Thousands of Canadian donors share actions, opinions

publication date: Jul 13, 2012
 | 
author/source: Janet Gadeski
Based on the responses of 11,300 donors who completed at least part of the newest donor survey from Penelope Burk's Hamilton-based Cygnus Applied Research, Inc., the news is good. There's potential for more giving from strongly loyal, disciplined donors.

Here are just a few key findings from the 2012 Cygnus Donor Survey:

Monthly giving is worth the effort

Burk cites research from Cornerstone showing that the average retention of a monthly donor in Canada is 30 months, compared to less than a year for single-gift donors. Since it's less costly to keep monthly donors active than to keep single gift donors giving, charities can count on a sound monthly giving program to boost revenue and reduce costs. Who are the likely prospects for monthly giving? Burk's latest study provides some clues and recommendations:
  • They already pay other bills via automatic deduction - charities should emphasize that monthly giving is just as easy but makes you feel much better;
  • They've been asked. That applies across all age groups, including the under-35s, who respond well to face-to-face solicitation - but they may need new communication strategies to keep them engaged;
  • They appreciate higher revenues and lower costs - but in follow-up communications, charities should emphasize mission to nurture a deeper emotional connection.
As for those who don't respond when asked to give monthly, by far the primary reason (84%) is that they prefer not to be committed to a fixed gift amount for an extended time.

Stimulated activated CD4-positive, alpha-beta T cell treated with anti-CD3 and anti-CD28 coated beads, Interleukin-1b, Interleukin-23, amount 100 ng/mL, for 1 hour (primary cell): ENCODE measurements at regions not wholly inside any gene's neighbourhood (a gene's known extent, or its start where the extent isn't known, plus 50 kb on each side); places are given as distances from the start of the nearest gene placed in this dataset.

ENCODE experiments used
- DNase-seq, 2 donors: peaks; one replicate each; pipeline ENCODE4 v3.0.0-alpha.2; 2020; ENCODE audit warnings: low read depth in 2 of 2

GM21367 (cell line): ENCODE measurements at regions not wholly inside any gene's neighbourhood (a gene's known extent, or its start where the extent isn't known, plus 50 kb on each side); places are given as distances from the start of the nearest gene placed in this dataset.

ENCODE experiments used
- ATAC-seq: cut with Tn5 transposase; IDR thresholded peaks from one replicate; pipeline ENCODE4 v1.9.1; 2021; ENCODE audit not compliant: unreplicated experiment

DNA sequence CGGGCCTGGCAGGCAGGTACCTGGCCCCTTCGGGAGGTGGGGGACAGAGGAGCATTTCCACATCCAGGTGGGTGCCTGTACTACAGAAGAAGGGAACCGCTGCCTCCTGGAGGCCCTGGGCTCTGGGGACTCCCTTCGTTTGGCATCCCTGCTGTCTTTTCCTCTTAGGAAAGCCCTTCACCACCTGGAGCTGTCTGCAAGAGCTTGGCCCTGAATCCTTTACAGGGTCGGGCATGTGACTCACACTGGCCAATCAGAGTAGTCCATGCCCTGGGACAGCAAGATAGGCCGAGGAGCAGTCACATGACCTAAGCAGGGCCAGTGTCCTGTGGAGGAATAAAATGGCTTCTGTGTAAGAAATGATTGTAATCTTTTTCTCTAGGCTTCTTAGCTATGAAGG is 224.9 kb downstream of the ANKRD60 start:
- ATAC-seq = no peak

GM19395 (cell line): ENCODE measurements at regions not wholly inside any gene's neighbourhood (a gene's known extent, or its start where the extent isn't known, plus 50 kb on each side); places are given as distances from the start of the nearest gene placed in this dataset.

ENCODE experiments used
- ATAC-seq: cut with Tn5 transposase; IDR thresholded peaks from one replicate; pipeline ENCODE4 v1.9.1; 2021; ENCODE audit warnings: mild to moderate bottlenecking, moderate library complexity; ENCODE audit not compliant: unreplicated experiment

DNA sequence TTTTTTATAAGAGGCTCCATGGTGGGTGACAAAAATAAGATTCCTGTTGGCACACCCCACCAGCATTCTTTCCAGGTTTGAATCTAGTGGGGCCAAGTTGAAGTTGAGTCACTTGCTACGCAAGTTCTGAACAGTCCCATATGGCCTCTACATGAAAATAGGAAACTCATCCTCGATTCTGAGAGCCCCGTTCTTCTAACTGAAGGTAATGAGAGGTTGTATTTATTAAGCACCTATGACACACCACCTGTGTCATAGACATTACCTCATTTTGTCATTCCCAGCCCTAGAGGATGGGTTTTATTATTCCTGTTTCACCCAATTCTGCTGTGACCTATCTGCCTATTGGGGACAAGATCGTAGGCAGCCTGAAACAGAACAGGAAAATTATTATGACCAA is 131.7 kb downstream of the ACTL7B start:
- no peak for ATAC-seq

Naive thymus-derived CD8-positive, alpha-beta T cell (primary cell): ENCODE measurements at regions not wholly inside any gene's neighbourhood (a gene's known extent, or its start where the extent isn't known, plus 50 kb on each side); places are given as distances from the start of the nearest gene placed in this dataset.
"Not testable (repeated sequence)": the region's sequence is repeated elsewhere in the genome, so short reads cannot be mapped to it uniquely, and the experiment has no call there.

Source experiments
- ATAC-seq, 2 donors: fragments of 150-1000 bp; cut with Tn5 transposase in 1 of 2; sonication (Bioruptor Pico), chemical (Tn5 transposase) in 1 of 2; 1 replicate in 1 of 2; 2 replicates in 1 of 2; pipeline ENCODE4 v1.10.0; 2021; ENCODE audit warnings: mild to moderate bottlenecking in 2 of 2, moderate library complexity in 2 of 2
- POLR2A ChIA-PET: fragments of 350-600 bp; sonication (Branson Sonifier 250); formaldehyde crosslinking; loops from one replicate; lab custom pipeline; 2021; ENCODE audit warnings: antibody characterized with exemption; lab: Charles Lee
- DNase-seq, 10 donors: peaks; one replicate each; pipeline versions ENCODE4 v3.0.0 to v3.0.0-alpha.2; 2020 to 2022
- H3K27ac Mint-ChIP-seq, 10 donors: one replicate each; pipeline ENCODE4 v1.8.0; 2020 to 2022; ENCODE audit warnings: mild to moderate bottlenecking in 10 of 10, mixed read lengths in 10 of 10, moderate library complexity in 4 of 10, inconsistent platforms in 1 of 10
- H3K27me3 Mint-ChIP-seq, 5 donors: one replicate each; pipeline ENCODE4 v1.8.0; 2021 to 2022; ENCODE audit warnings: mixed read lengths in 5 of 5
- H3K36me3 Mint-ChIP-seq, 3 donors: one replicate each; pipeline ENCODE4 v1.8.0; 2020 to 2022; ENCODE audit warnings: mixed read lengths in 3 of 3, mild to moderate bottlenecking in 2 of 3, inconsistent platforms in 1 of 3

There is a caution, though, in this year's findings. Though monthly donors report a fairly high level of trust in the organizations they support, they say they're no more likely to give a major or a planned gift to those charities rather than to nonprofits they support less often.

Frustration with over-solicitation

Cygnus confirms that up to a point, it's worth asking donors who have already given to give again. As the report notes, "Donors do not define over-solicitation as a certain number of asks per year; they define it as being asked to give again before learning what happened with the last gift."

Ultimately, though, the answer to "how often is too often?" is unique to your charity and your donors. Analyze your current retention and attrition rates, and note where the average gift amount levels off. Then talk to active and lapsed donors about what affects their giving frequency, amount, and the choice to discontinue.

It's worth noting that only one in four donors was fully satisfied with how charities responded to requests for reduced solicitations. Four in ten said none of their requests was honoured, even in part, while nearly three in ten reported only partial compliance. That lack of response is costly: 58% of all respondents and two-thirds of those over 65 said they reduce or eliminate their gifts to charities they perceive as asking too often.

General satisfaction with charity websites

Seventy-one percent of donors said they found what they were looking for on charity websites: a chance to give (46%); news about the organization (44%); the charity's accomplishments (39%); and an explanation of intended use for current donations (29%). If your website doesn't offer all that, and make it easy to find, start now to address the shortcomings.



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